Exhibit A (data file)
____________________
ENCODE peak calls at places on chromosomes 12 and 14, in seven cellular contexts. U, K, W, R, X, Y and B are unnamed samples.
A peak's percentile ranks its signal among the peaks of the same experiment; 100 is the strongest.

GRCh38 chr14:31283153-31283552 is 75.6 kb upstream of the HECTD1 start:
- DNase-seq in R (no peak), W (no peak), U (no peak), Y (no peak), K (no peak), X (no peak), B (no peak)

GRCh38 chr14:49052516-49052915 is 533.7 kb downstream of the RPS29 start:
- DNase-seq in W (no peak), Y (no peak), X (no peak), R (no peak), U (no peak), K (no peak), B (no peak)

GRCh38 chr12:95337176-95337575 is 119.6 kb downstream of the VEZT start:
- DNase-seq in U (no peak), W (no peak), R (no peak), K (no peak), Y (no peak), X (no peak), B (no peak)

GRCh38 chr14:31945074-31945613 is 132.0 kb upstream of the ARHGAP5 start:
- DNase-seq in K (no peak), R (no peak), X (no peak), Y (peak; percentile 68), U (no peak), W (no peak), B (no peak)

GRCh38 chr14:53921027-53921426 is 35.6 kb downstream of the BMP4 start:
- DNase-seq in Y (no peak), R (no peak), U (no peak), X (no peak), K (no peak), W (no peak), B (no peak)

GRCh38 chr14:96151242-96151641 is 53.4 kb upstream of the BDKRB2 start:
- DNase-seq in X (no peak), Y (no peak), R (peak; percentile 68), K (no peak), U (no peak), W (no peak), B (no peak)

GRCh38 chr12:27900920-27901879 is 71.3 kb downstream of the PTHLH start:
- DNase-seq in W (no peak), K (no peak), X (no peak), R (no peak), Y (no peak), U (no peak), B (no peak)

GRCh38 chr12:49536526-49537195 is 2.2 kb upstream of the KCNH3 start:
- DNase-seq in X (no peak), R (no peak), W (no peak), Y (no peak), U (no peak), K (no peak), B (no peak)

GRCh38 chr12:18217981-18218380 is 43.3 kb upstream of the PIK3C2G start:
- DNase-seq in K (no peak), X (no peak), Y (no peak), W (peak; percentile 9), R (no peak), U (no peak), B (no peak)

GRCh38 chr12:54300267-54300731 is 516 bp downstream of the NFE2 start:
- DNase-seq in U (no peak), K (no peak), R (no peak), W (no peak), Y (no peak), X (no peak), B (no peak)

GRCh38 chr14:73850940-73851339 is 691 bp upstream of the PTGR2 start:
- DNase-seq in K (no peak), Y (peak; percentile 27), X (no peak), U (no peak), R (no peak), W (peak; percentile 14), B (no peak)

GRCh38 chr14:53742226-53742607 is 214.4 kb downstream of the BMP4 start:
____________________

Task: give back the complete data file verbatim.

ENCODE peak calls at places on chromosomes 12 and 14, in seven cellular contexts. U, K, W, R, X, Y and B are unnamed samples.
A peak's percentile ranks its signal among the peaks of the same experiment; 100 is the strongest.

GRCh38 chr14:31283153-31283552 is 75.6 kb upstream of the HECTD1 start:
- DNase-seq in R (no peak), W (no peak), U (no peak), Y (no peak), K (no peak), X (no peak), B (no peak)

GRCh38 chr14:49052516-49052915 is 533.7 kb downstream of the RPS29 start:
- DNase-seq in W (no peak), Y (no peak), X (no peak), R (no peak), U (no peak), K (no peak), B (no peak)

GRCh38 chr12:95337176-95337575 is 119.6 kb downstream of the VEZT start:
- DNase-seq in U (no peak), W (no peak), R (no peak), K (no peak), Y (no peak), X (no peak), B (no peak)

GRCh38 chr14:31945074-31945613 is 132.0 kb upstream of the ARHGAP5 start:
- DNase-seq in K (no peak), R (no peak), X (no peak), Y (peak; percentile 68), U (no peak), W (no peak), B (no peak)

GRCh38 chr14:53921027-53921426 is 35.6 kb downstream of the BMP4 start:
- DNase-seq in Y (no peak), R (no peak), U (no peak), X (no peak), K (no peak), W (no peak), B (no peak)

GRCh38 chr14:96151242-96151641 is 53.4 kb upstream of the BDKRB2 start:
- DNase-seq in X (no peak), Y (no peak), R (peak; percentile 68), K (no peak), U (no peak), W (no peak), B (no peak)

GRCh38 chr12:27900920-27901879 is 71.3 kb downstream of the PTHLH start:
- DNase-seq in W (no peak), K (no peak), X (no peak), R (no peak), Y (no peak), U (no peak), B (no peak)

GRCh38 chr12:49536526-49537195 is 2.2 kb upstream of the KCNH3 start:
- DNase-seq in X (no peak), R (no peak), W (no peak), Y (no peak), U (no peak), K (no peak), B (no peak)

GRCh38 chr12:18217981-18218380 is 43.3 kb upstream of the PIK3C2G start:
- DNase-seq in K (no peak), X (no peak), Y (no peak), W (peak; percentile 9), R (no peak), U (no peak), B (no peak)

GRCh38 chr12:54300267-54300731 is 516 bp downstream of the NFE2 start:
- DNase-seq in U (no peak), K (no peak), R (no peak), W (no peak), Y (no peak), X (no peak), B (no peak)

GRCh38 chr14:73850940-73851339 is 691 bp upstream of the PTGR2 start:
- DNase-seq in K (no peak), Y (peak; percentile 27), X (no peak), U (no peak), R (no peak), W (peak; percentile 14), B (no peak)

GRCh38 chr14:53742226-53742607 is 214.4 kb downstream of the BMP4 start: